Brian Williams, the NBC Nightly News anchor, is taking some heat for “misremembering” an event in Iraq that took place in 2003. According to his original version of events, he was aboard a helicopter that was downed by an RPG. Last week, he recanted that version only after several soldiers who were involved called into question Mr. Williams’ version of events.
He apologized for his false statement and NBC is now launching an internal investigation.
Aside from Mr. Williams’ character and credibility being called into question, some are questioning whether today’s media is more about storytelling and less about reporting the facts and truth. After all, isn’t it the “story” that grabs the attention of the viewer more than the details?
Do details matter? When the media gets it wrong on Veterans issues or events, Veterans notice.
For some Veterans, the details (aka “truth”) are incredibly important; for others, they are willing to provide grace and move past the issue if past actions outweigh the one or two moments of bad judgment.
Joe Davis, an Air Force Veteran who served his country for 24 plus years and then went into the non-profit sector, now serving as the national spokesman for Veterans of Foreign War, found Williams’ embellishment “reprehensible,” and further stated “that he [Williams] has no idea what “direct fire” means.”
Younger Veterans, like Paul Rieckhoff, founder and CEO of IAVA (Iraq and Afghanistan Veterans of America) seemed a bit more forgiving. “Persecuting him over this mistake will do little to help our veterans and service members. I am confident that in years ahead, Brian will continue to dedicate himself to our vets — as he always has — and inspire others to do the same.”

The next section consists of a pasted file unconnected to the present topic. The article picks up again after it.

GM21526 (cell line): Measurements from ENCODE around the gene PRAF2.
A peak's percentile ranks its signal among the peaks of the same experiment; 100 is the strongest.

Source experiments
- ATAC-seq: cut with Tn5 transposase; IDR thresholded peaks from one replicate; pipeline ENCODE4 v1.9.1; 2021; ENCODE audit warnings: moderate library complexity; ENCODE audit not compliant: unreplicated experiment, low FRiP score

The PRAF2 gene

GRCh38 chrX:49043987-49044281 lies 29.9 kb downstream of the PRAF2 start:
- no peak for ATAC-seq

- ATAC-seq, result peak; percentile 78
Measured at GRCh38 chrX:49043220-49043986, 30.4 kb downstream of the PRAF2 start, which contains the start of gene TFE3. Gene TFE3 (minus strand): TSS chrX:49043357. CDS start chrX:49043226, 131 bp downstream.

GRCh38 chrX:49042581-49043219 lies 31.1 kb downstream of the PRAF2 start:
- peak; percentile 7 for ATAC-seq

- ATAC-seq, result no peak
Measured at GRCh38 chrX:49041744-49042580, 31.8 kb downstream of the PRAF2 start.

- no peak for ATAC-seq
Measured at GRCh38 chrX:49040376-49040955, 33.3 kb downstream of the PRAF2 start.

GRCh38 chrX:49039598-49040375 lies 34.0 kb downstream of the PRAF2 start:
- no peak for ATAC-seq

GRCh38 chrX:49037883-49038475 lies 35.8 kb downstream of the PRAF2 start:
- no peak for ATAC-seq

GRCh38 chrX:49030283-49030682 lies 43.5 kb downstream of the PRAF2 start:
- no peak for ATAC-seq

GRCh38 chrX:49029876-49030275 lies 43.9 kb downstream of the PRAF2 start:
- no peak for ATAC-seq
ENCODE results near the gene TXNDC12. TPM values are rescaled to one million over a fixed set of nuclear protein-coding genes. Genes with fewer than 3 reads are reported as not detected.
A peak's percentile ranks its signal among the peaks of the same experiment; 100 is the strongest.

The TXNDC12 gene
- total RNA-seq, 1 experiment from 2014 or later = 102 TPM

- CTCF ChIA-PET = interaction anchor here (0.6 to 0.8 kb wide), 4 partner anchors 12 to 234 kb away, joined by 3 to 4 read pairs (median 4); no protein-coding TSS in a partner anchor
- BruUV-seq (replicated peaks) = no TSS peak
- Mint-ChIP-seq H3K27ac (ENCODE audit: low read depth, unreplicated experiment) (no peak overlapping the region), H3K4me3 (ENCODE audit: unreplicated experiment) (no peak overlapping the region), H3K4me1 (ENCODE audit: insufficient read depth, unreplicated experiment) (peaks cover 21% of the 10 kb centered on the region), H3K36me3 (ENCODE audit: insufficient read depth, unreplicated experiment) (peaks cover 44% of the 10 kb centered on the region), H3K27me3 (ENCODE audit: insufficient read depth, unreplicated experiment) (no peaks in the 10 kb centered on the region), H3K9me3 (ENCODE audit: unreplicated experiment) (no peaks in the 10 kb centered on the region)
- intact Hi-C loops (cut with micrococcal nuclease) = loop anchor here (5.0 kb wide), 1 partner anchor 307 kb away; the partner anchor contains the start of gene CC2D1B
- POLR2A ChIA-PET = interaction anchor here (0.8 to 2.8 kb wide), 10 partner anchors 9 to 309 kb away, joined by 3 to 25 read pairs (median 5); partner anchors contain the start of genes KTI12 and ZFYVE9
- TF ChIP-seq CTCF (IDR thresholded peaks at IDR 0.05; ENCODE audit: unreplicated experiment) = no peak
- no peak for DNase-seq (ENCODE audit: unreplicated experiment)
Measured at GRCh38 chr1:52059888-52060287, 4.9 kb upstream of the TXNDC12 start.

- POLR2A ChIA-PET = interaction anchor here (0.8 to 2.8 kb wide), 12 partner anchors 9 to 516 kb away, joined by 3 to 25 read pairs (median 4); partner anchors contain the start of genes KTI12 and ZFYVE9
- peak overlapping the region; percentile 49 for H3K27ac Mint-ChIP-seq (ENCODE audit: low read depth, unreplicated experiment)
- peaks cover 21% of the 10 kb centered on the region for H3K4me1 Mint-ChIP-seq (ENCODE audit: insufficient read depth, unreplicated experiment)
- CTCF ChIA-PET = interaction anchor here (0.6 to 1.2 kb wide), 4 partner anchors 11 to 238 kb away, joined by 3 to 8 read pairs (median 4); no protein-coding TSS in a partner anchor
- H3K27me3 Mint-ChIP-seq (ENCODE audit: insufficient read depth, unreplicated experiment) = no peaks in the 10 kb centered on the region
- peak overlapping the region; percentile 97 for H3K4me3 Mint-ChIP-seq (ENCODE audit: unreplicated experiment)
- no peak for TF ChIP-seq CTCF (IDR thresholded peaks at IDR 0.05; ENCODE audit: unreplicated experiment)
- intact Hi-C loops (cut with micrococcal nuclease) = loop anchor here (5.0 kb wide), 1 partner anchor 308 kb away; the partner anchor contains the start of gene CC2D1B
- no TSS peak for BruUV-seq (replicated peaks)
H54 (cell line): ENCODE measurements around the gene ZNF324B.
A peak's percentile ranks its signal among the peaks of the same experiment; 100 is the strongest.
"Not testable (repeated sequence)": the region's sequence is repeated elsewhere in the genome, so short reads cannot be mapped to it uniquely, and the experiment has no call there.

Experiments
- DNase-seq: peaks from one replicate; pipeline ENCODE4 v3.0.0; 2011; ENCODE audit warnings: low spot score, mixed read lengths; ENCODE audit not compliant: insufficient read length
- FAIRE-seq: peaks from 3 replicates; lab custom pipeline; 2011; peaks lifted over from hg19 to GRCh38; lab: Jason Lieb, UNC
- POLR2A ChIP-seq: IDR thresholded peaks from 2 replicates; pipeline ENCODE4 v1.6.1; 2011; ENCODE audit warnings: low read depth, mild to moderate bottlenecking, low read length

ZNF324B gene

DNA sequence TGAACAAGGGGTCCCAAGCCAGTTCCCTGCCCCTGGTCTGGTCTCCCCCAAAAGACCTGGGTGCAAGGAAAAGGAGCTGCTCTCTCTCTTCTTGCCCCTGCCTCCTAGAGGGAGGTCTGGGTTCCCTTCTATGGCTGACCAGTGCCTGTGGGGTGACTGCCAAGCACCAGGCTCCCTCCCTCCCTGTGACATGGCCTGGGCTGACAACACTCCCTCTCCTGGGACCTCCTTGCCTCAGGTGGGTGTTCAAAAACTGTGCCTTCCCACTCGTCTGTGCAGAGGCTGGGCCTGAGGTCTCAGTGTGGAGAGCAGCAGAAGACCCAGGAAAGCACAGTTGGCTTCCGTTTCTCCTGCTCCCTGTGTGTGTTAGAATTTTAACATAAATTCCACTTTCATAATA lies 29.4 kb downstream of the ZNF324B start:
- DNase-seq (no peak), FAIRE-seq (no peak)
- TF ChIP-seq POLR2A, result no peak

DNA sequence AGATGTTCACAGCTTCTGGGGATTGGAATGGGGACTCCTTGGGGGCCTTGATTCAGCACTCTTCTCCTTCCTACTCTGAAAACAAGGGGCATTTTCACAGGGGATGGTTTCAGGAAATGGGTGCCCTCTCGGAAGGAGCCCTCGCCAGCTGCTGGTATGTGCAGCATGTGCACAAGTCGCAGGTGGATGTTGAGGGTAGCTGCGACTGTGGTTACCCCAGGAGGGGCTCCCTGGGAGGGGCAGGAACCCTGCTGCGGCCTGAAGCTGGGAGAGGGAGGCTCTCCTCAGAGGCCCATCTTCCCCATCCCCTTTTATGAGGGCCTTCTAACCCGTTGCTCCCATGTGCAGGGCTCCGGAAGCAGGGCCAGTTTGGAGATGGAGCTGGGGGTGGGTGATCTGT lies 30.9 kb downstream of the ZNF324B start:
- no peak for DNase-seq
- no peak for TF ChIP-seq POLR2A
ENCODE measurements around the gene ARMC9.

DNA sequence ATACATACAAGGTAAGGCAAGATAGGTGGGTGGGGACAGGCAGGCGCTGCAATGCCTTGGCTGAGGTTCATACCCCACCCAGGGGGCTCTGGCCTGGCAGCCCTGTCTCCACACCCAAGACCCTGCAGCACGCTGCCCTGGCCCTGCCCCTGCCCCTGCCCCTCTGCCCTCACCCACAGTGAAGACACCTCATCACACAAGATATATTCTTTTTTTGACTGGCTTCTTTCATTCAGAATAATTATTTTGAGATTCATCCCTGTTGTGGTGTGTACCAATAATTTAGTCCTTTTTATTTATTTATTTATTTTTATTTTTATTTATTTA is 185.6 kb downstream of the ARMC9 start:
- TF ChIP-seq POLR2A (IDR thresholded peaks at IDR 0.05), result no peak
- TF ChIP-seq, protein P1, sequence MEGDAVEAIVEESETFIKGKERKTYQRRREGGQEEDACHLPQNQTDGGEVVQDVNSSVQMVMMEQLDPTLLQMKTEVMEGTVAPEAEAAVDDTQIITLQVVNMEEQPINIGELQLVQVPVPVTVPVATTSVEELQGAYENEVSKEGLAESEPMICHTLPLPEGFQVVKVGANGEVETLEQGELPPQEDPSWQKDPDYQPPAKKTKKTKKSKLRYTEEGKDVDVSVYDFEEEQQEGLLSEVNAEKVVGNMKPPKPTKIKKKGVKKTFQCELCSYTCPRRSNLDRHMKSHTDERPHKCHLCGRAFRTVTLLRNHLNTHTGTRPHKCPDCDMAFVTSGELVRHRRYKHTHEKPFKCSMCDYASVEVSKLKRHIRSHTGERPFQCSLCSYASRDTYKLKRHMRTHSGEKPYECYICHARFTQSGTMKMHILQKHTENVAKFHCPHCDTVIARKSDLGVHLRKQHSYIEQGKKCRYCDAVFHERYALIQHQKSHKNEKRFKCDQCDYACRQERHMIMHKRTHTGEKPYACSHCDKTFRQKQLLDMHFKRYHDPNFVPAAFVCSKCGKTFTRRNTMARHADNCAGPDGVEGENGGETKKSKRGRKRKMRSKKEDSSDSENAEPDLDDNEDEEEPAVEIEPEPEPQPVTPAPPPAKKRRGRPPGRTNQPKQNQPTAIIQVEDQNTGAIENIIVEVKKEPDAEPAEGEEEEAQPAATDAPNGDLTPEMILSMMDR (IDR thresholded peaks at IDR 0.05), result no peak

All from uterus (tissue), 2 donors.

Generational differences? Condemnation vs. Grace? There are so many directions one can go with this.
But why is this Williams’ issue more front page than the over-hyped myth that most Veterans suffer from PTSD? (Most Veterans don’t suffer from PTSD.) Or why is the 22 veteran suicides a day a backseat issue to Mr. Williams’ “misremembering” how events took place a dozen years ago?
A credible storyteller matters in reporting – and there is little doubt that consequences will be administered. But let’s focus on real issues when it comes to Veterans and their families…like what happens after the homecoming hugs.
Bottom line: the details typically matter to those personally involved. Sure, the Williams’ incident raises some eyebrows – and there should be consequences for his admitted actions – but does this incident warrant a Scarlet Letter around his neck? I’m rather certain this incident is a great reminder to all journalists to “stay true to the facts.”
Oh. One last note: Mr. Williams is also being questioned for a story he reported during the Katrina natural disaster that he may have also embellished. My dad told me that if I tell the truth in life I won’t have to remember what I said when I’m questioned. Good thing because my memory seems to be slipping – but nonetheless, I’m thinking I should just confess now to all my dirty laundry so I don’t become tomorrow’s news story.
- Brian Williams’ apology draws mixed reviews from mission vets
- NBC’s Brian Williams recants Iraq story after soldiers protest